President Donald Trump told reporters on Friday that he plans to ban the Chinese-owned short-form video-sharing app TikTok from operating in the U.S. While aboard Air Force One, Trump said, “As far as TikTok is concerned, we’re banning them from the United States.” The president claimed he could use emergency economic powers to ban the app.
Microsoft was rumored to be in discussions with TikTok’s owner, ByteDance, to purchase the app, but according to reporters, Trump made it clear he was not in favor of allowing a U.S. company to buy the app.
TikTok has contended with distrust in the U.S. over privacy and security concerns. In May, the company tried to head off growing unease by installing former Walt Disney Co. executive Kevin Mayer as CEO.
The U.S. military, which was using TikTok to boost recruitment efforts, banned the app in 2019 over concerns it presented a “cyber threat.”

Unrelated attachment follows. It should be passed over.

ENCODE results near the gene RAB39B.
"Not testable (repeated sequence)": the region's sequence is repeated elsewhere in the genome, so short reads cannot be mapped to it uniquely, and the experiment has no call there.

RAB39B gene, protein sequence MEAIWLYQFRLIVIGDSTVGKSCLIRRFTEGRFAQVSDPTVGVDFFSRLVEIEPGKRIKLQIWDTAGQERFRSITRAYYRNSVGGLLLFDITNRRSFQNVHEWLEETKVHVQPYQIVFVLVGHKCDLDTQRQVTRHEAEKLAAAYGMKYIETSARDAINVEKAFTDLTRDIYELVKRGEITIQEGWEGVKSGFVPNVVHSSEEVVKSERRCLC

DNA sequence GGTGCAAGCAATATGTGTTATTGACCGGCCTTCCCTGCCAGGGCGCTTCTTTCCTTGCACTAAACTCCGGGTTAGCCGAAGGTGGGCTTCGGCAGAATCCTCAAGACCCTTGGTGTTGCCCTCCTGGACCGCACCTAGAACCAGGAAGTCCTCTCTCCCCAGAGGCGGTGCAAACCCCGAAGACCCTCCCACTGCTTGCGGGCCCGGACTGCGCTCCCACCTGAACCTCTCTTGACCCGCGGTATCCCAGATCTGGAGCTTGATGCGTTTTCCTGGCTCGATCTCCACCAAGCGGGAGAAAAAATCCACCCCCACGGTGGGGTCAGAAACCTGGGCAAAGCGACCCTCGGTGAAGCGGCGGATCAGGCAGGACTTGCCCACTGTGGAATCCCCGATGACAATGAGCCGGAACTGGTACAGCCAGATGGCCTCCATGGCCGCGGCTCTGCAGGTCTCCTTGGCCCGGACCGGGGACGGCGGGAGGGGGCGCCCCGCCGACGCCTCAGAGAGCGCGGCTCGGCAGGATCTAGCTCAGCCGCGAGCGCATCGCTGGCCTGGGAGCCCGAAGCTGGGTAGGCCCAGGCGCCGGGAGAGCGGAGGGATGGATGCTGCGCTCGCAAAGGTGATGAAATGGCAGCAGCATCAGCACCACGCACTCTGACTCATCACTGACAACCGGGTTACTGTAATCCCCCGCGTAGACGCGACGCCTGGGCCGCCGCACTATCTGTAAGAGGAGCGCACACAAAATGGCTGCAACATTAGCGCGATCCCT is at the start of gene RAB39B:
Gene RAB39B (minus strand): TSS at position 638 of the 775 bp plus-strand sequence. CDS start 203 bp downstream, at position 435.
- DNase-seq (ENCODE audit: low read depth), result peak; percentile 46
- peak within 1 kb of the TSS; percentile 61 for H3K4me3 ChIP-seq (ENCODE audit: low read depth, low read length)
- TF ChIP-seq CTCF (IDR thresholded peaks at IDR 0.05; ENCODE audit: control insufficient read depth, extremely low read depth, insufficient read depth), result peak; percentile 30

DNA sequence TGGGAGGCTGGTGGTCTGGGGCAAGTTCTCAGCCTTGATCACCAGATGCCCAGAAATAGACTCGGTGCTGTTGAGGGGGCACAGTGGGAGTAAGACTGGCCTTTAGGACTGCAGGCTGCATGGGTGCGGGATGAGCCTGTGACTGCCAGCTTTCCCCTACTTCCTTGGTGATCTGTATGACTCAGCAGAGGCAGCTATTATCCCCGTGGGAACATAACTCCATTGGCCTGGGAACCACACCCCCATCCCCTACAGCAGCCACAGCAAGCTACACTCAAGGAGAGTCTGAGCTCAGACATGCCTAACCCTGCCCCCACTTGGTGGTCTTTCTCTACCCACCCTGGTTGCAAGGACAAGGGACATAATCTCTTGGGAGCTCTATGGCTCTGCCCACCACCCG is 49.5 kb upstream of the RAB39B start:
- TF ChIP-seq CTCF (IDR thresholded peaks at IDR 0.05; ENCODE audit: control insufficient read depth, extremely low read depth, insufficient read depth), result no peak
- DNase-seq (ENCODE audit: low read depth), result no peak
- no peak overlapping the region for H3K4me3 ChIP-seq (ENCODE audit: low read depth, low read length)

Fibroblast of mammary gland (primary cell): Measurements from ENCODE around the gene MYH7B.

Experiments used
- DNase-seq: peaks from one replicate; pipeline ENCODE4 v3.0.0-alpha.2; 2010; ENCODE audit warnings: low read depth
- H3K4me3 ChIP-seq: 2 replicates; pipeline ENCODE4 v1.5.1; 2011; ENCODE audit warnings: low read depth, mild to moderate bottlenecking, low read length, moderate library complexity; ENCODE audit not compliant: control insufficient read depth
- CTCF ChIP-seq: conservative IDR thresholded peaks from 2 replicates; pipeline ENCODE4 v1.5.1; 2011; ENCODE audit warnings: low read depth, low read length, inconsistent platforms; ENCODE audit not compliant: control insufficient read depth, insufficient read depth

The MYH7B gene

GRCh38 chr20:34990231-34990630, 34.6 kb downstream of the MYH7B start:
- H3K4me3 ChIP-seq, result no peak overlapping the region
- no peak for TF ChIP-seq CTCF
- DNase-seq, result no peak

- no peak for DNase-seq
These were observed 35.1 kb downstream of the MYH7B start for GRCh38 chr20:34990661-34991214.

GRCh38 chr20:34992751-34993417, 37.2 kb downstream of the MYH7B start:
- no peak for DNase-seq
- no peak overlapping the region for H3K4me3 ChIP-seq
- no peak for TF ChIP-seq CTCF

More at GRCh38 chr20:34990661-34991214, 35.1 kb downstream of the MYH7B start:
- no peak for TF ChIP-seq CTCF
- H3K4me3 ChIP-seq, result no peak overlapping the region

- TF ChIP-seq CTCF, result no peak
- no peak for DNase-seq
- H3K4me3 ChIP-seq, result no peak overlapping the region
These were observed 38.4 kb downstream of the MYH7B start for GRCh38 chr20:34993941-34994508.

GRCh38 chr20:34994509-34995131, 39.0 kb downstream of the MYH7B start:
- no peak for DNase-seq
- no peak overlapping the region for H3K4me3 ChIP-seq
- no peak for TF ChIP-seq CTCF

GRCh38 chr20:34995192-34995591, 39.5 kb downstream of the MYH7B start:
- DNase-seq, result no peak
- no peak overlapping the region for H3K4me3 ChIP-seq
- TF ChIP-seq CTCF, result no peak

More recently, the app likely drew ire from the Trump administration after young TikTok users reportedly used it to coordinate a massive fake ticket-reserving scheme to undermine Trump’s sparsely attended June campaign rally in Tulsa, Oklahoma.
It’s unclear how much the plan actually affected rally attendance, but reports of it appeared to get under Trump’s skin: The campaign started running anti-TikTok ads on Facebook soon after.
In July, Amazon instructed employees not to install the app ― then reversed course hours later, saying its memo was sent in error.
Senate Minority Leader Chuck Schumer (D-N.Y.) and Sen. Tom Cotton (R-Ark.) last year requested a thorough review of the app by the intelligence community, expressing concern the China-based content platform might present a national security risk.
In particular, the two worried that TikTok could be compelled to turn over sensitive user data to the Chinese government, with no legal mechanism to fight the request.
Celeste Lavin contributed to this report.
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